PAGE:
The first image is also the most enduring. A man in Buddhist robes stands rapt in prayer while a stream of saffron-coloured rice descends on him, pelting his shoulders and shaven head to create a halo of dancing golden grains. The rice continues to pour for the next 80 minutes, during which time the monk remains perfectly still, serenely oblivious both to this steady bombardment and to the growing mound in front of him, a reminder of physical needs and appetites.
Songs of the Wanderers is described by its choreographer Lin Hwai-min as a journey to spiritual enlightenment, and the unperturbable monk clearly represents the state to which Lin and his dancers aspire. He is joined on stage by 14 "pilgrims", men and women who take their first, painfully slow steps along the way. In fact, their advance from the back of the stage is so slow as to be almost imperceptible, creating the impression of a sculpted frieze that changes with the organic weathering of stone. It is no surprise to learn that the entire company meditates before each performance. Their focus and control is remarkable.
Yet Lin is a showman as well as a seeker for truth, and his range of reference is cheerfully pick-and-mix. The music is Georgian folk song, and the movement borrows from the bunched fury of Martha Graham as well as t'ai chi and Chinese Opera. Lin's sculptural pilgrims are prone to surprising fits of agitation.
Men and women repeatedly rise up and fling themselves down in a parody of suffering or self-flagellate like medieval sinners, or scoop furious arcs of rice grains into the air in catherine-wheel sparks. Rice is everywhere - three tons of it - spread out like a desert landscape; heaped up into hillocks to be kicked up and writhed in, then finally released from on high in a great whumping deluge which urges the dancers to a frenzy of dervish whirling.
It is not clear by the end whether the pilgrims have attained their buddhahood. I suspect they have some way to go, since the closing image is of the solitary monk, still unflinching of his Chinese torture. His scalp is perhaps a little shinier, but he is otherwise unchanged and unchanging.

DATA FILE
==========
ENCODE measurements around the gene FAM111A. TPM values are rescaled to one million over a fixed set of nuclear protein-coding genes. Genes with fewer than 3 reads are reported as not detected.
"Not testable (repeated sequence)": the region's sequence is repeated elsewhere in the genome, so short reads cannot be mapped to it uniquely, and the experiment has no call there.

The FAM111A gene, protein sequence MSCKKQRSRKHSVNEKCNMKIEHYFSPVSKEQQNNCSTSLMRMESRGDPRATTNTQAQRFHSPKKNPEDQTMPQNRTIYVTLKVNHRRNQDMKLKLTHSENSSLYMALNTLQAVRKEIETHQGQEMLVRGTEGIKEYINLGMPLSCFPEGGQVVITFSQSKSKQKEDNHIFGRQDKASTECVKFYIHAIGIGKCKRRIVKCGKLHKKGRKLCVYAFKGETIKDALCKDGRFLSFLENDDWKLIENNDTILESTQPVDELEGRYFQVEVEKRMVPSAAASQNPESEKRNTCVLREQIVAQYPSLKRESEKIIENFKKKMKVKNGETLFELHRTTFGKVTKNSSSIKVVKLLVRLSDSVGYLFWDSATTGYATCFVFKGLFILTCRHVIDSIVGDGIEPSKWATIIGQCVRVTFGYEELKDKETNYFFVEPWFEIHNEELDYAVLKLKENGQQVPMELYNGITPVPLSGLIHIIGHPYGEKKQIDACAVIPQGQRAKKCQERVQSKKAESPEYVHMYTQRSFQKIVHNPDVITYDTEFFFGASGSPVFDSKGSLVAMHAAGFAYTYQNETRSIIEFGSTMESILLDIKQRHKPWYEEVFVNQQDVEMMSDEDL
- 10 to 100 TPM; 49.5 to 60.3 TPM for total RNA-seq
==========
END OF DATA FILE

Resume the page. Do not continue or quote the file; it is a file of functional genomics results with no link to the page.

A quiet bonus, for those who linger in their seats after the house lights go up, is to watch a man with a rake fashion the entire stage-worth of rice into a mathematically precise whorl. This world is in too much of a hurry, seems to be the message. Tarry a while.
Phoenix Dance Company has played down its philosophy in recent years. The outfit was started in the 1980s by black sixth-form boys in Leeds, and it has gone through countless upmarket, downmarket permutations before hitting its recent stride.
Now it seems intent on expressing the spirit not just of what it is to be young and black in Britain, but committed and enthusiastic as well. Urban angst has given way to smart citizenship, and whatever the choreographic quality of the works on offer - which varies widely - this confidence beams from the dancers at every turn.
The new programme is dominated by PeregriNations, an ambitious piece of theatre-dance by American Dwight Roden. It aims to express the diverse histories of the Phoenix dancers in text and images, and some of this works well. Huge silver beach-balls are stylishly rolled, bounced and sat on; wire cubes are neatly spun on their axes.
On and between these props the dancers display their formidable athletic powers. Some of the men are Goliaths, yet their torsos are supple as ribbon; Phoenix's women are less elegant, but they're tough. Overall, you go home imp-ressed not by the stories they have to tell, but the means they possess for telling them.
Phoenix Dance's tour continues at the Lawrence Batley Theatre, Huddersfield (01484 430528), 6 & 7 May.Reuse content